The Search For Vegan Madeleines

Madeleines and Tea and Knitting

The short version of this post: I don’t have a perfect vegan madeleine recipe, yet. But if you want to experiment for yourself, these notes might be helpful. For those of you who are interested, here’s the long version:

In my last post I talked about petits fours, specifically petits fours glacés–meaning iced. I mentioned how the term petit four can refer to many kinds of small sweets. As soon as my blood sugar returned to normal human levels, I began working on petits fours secs, specifically madeleines.

Even if you’ve forgotten the French you learned in highschool (goodness knows I have), you’re probably already familar with the word sec, as in triple sec. The world sec is often used to describe a lack of sweetness in an alcoholic beverage, but in the case of triple sec it means that the alcohol has been distilled three times, i.e. triple dry. What does this have to do with petits fours? Nothing, really. Just remember that sec means “dry.”

#3 MadeleinesA common petit four sec is a madeleine – a lemony shell-shaped confection that hovers somewhere between cookies, cakes, and shortbreads. There is much discussion about what the original madeleines, the ones eaten and written about by Proust, were really like. Softy and crumby? Dry and sconelike? It seems that most people seem to prize the following characteristics of madeleines, so these are my goals for my final version:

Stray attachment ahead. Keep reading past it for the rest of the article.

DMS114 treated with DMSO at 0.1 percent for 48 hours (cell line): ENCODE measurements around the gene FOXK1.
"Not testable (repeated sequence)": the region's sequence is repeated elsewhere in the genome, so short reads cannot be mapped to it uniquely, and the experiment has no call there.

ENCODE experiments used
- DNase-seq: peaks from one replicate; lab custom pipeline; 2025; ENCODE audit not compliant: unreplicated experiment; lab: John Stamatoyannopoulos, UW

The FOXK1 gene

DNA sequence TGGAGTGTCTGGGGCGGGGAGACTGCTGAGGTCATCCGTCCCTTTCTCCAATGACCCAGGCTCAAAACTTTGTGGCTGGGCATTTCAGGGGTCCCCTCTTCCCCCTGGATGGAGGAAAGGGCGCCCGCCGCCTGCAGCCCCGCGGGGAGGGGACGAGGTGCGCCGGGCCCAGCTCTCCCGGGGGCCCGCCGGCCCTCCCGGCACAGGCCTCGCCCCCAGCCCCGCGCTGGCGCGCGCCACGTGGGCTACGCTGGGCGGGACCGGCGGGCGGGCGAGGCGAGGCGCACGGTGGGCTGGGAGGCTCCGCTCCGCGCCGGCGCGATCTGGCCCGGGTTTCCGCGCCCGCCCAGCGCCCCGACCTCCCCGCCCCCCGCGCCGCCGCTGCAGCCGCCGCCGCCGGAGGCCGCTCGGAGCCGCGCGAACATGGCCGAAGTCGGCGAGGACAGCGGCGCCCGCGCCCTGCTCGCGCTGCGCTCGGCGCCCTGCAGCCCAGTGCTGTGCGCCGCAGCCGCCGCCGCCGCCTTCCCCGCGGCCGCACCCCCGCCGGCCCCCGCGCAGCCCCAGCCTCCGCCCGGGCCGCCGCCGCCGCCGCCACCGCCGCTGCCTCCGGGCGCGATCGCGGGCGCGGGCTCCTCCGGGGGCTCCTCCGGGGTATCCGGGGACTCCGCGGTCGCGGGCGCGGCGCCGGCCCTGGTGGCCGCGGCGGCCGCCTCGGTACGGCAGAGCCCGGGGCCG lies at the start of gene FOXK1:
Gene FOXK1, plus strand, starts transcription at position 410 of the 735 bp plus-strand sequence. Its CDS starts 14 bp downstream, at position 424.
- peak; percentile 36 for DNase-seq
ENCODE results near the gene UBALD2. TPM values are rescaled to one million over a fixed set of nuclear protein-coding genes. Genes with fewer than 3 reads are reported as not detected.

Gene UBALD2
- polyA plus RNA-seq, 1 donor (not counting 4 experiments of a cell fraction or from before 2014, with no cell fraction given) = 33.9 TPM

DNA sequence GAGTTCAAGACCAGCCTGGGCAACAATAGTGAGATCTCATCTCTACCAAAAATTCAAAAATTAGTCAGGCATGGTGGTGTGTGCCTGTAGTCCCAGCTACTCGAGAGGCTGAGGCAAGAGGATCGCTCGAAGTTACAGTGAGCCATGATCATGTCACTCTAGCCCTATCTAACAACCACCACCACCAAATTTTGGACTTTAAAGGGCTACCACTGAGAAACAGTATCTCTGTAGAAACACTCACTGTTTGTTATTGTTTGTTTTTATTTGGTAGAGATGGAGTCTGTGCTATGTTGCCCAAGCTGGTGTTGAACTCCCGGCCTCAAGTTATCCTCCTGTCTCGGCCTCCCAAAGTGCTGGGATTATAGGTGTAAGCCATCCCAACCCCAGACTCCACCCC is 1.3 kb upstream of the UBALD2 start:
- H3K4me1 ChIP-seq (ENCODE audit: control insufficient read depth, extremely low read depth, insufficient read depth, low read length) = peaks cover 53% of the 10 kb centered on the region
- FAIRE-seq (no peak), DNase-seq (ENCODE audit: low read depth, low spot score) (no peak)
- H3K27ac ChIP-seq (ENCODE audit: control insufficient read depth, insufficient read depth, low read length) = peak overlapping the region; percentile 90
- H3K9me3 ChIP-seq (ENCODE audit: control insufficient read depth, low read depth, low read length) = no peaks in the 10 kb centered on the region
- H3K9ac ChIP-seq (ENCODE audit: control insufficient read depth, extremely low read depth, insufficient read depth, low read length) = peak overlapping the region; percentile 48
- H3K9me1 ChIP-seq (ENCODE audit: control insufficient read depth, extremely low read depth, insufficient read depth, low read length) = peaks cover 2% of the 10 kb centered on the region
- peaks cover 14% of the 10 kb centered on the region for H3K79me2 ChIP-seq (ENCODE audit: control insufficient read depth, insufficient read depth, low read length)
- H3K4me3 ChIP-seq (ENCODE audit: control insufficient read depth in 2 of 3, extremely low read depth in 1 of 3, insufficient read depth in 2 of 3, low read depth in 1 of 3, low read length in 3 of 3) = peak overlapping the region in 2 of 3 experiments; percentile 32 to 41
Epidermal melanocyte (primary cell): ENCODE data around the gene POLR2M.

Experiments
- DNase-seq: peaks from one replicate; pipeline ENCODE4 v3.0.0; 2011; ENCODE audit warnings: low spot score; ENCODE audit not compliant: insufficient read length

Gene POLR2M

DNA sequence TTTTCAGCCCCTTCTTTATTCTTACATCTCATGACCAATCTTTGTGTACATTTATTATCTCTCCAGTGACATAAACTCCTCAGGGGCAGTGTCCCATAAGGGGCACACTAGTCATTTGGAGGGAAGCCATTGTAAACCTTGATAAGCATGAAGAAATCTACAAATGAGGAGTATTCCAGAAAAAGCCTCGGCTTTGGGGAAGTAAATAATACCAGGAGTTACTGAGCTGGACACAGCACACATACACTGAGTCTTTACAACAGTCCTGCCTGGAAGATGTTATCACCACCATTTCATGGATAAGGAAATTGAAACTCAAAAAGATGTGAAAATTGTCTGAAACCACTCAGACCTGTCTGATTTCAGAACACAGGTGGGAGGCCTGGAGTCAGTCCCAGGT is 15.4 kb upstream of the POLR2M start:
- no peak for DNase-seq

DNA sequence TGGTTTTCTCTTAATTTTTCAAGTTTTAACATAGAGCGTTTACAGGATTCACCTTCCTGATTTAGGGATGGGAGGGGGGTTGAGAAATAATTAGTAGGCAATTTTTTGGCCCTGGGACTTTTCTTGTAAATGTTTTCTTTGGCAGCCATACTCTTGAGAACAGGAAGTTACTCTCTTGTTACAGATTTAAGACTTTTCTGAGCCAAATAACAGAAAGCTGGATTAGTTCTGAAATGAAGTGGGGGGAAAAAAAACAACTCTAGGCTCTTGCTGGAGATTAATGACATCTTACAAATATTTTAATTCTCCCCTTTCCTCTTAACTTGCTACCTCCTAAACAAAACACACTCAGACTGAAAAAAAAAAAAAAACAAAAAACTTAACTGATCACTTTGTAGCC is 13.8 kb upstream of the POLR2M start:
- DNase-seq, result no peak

1. Crispy and browned around the edges
2. Softish in the middle
3. Well defined, smooth shell ridges on one side
4. A nice “hump” on the other side
5. Slightly sweet and lemony, with buttery undertones

All recipes I’ve found seem to call for the liberal use of eggs, which are beaten with sugar to the “ribbon stage” before completing the batter. Obviously eggs are out of the question, so I’m experimenting with egg replacers and chemical leavening, but we’ll get into that in a minute.

The first thing I do when trying to create a vegan recipe is study as many non-vegan recipes on the web as I can. After getting a feel for the standard recipes in use, I usually pick the recipe that seems to be the easiest to veganize and substitute non-vegan ingredients with the vegan versions. Then I take stock of the results and change what needs to be changed, if anything.

For the madeleines, I decided to veganize a recipe I found on It only called for two eggs (as opposed the three or four that some other recipes used), and it only made 12 – I wouldn’t be stuck with three dozen if they didn’t turn out.

Madeleines – Trial One (Unphotographed)

1 1/4 cup flour (I used Pastry Flour)
1 tsp baking powder
2 eggs Ener-G Eggs
1/2 cup icing sugar
1 tbs lemon or orange juice
6 tbs butter Earth Balance Margarine, melted
Grated rind of lemon or orange